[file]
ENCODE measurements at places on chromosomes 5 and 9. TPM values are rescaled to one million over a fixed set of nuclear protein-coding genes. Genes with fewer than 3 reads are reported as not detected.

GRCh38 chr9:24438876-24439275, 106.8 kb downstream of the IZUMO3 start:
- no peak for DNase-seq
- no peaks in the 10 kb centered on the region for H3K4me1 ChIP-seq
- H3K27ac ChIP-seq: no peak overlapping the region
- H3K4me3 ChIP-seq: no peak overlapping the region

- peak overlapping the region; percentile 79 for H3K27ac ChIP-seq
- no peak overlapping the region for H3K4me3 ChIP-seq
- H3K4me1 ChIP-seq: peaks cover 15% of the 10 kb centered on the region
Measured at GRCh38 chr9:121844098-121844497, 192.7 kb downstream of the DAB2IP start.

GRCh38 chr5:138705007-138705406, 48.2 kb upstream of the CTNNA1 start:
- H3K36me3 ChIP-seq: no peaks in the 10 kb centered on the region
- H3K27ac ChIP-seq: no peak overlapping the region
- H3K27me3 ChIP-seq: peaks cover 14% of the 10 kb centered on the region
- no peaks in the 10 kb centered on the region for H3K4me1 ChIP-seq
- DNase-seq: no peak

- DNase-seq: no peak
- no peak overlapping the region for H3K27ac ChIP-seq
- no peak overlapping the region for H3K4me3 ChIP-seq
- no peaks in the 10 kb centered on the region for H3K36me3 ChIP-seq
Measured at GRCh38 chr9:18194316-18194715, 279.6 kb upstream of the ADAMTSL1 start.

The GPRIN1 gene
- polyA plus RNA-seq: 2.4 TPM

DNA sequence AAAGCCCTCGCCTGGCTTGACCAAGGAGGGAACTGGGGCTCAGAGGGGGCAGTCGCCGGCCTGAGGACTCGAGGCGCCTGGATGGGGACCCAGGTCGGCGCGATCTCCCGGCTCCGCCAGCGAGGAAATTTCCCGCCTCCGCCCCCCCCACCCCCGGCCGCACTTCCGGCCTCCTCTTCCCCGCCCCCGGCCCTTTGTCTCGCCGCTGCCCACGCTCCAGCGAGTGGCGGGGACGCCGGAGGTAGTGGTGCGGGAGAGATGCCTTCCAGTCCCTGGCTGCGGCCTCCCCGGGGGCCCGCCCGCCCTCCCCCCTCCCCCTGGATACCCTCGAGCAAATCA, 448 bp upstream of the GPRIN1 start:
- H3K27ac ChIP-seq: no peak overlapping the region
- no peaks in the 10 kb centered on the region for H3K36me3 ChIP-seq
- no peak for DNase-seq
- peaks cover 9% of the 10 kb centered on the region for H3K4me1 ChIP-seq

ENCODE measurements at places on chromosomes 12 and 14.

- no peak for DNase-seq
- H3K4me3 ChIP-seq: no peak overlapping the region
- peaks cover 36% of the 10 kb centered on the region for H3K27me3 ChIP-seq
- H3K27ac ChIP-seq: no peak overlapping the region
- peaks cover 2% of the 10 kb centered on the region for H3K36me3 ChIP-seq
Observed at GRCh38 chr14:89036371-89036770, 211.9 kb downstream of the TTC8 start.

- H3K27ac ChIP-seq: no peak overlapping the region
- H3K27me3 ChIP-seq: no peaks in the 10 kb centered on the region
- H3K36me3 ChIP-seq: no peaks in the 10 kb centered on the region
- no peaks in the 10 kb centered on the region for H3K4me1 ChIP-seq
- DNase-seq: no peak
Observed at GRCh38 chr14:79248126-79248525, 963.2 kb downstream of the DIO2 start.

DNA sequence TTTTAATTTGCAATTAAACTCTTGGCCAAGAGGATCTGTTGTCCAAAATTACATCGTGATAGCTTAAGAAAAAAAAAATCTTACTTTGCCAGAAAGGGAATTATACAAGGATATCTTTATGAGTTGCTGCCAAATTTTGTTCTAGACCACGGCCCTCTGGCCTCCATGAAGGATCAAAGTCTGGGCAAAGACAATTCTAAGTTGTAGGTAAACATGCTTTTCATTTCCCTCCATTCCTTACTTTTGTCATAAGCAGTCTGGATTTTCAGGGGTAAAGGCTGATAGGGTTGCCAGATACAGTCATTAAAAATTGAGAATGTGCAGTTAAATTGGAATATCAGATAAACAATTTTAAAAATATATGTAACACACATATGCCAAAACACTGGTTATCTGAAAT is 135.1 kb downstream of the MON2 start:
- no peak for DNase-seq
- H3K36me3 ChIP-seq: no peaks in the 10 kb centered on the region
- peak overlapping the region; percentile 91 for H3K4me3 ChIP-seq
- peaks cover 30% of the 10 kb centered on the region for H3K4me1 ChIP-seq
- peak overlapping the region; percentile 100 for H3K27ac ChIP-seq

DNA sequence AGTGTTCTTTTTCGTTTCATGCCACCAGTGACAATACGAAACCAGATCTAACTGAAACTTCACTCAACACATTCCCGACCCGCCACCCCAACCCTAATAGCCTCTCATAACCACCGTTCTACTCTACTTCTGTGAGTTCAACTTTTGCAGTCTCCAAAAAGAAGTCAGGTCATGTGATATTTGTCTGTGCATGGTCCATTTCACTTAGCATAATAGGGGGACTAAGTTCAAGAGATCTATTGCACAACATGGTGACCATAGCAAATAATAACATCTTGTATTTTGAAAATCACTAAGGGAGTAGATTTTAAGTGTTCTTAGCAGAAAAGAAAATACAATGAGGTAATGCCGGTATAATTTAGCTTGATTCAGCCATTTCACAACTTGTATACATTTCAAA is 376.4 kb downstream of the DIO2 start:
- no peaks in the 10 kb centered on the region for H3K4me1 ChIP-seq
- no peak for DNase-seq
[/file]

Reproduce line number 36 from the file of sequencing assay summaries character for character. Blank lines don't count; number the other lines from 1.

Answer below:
- H3K27ac ChIP-seq: no peak overlapping the region